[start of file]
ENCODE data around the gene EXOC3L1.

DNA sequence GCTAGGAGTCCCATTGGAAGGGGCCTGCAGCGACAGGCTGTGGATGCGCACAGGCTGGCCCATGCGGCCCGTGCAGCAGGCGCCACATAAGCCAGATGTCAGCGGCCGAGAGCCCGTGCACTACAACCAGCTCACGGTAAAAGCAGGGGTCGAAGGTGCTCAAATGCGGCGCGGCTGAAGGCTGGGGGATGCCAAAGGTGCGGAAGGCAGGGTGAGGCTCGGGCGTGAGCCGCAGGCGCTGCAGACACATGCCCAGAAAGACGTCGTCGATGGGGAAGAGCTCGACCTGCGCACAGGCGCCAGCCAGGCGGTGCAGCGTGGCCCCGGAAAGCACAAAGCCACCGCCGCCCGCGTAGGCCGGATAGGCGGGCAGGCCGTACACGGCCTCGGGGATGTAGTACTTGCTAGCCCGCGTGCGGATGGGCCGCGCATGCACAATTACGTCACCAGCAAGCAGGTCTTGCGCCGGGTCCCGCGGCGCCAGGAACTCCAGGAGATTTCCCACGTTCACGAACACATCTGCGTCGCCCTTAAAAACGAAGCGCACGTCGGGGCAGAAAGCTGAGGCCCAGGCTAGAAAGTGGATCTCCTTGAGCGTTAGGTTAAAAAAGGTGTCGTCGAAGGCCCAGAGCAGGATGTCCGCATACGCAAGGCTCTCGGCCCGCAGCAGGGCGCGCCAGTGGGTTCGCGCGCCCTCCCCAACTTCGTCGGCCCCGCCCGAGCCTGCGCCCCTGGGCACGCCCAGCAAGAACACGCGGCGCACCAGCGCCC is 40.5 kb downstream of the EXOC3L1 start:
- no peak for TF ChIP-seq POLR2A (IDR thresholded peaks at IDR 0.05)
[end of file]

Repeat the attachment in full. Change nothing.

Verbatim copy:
ENCODE data around the gene EXOC3L1.

DNA sequence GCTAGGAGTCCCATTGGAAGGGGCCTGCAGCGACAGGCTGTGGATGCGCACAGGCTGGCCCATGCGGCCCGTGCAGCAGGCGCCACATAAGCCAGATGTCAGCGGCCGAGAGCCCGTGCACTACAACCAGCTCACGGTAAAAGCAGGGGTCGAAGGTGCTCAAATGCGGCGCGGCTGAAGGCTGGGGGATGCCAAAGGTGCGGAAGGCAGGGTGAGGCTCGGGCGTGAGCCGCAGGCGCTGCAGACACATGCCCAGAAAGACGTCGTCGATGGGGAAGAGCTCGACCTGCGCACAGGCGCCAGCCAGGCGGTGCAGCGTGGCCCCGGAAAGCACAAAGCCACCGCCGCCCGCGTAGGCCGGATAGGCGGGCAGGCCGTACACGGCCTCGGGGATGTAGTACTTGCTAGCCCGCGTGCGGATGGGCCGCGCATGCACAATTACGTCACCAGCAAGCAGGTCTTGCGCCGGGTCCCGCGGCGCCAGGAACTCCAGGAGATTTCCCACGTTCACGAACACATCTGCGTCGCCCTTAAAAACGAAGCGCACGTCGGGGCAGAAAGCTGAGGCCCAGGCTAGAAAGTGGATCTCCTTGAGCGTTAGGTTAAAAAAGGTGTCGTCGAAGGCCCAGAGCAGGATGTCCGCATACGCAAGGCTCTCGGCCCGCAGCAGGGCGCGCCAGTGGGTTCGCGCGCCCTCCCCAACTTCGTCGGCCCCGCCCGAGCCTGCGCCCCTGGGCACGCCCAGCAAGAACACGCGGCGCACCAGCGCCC is 40.5 kb downstream of the EXOC3L1 start:
- no peak for TF ChIP-seq POLR2A (IDR thresholded peaks at IDR 0.05)